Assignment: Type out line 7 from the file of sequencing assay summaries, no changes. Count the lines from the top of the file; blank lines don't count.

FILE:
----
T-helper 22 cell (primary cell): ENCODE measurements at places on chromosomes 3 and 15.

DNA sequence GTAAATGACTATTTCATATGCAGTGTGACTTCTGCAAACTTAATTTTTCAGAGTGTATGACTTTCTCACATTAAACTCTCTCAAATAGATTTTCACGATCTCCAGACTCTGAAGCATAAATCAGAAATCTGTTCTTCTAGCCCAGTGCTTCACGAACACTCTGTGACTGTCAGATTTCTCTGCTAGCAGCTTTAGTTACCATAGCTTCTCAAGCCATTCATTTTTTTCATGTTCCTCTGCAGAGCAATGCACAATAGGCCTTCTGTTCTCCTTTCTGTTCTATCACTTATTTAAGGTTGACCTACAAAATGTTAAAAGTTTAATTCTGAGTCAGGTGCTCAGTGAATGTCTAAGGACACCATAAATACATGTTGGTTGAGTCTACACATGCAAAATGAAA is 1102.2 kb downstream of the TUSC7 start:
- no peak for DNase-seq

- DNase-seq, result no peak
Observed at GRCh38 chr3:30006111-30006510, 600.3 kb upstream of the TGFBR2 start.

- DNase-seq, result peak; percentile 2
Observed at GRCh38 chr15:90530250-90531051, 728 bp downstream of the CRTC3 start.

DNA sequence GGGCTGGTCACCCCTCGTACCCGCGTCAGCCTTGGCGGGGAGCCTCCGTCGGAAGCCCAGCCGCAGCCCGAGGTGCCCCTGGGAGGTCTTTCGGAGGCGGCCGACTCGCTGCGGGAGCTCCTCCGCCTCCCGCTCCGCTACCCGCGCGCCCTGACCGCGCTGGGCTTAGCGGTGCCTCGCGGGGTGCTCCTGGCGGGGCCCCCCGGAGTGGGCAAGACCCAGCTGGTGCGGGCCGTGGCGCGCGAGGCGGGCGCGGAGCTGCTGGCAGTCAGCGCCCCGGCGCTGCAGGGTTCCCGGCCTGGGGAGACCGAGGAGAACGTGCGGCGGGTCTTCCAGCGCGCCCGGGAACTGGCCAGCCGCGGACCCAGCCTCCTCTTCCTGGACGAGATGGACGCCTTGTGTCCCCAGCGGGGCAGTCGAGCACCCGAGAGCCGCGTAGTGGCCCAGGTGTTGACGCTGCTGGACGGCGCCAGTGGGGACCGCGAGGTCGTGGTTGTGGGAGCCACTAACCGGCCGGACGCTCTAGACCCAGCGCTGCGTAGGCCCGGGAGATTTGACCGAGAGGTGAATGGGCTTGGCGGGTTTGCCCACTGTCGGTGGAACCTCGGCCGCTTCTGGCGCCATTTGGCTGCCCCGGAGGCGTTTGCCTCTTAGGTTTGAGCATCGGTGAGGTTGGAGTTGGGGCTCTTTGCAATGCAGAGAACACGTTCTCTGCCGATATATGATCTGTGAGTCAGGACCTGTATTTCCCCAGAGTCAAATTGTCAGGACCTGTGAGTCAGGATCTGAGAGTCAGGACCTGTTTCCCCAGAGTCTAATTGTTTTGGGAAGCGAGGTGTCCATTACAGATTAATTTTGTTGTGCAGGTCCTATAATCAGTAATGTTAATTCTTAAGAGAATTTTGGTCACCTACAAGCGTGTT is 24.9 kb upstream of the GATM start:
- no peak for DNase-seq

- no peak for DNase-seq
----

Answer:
Observed at GRCh38 chr15:90530250-90531051, 728 bp downstream of the CRTC3 start.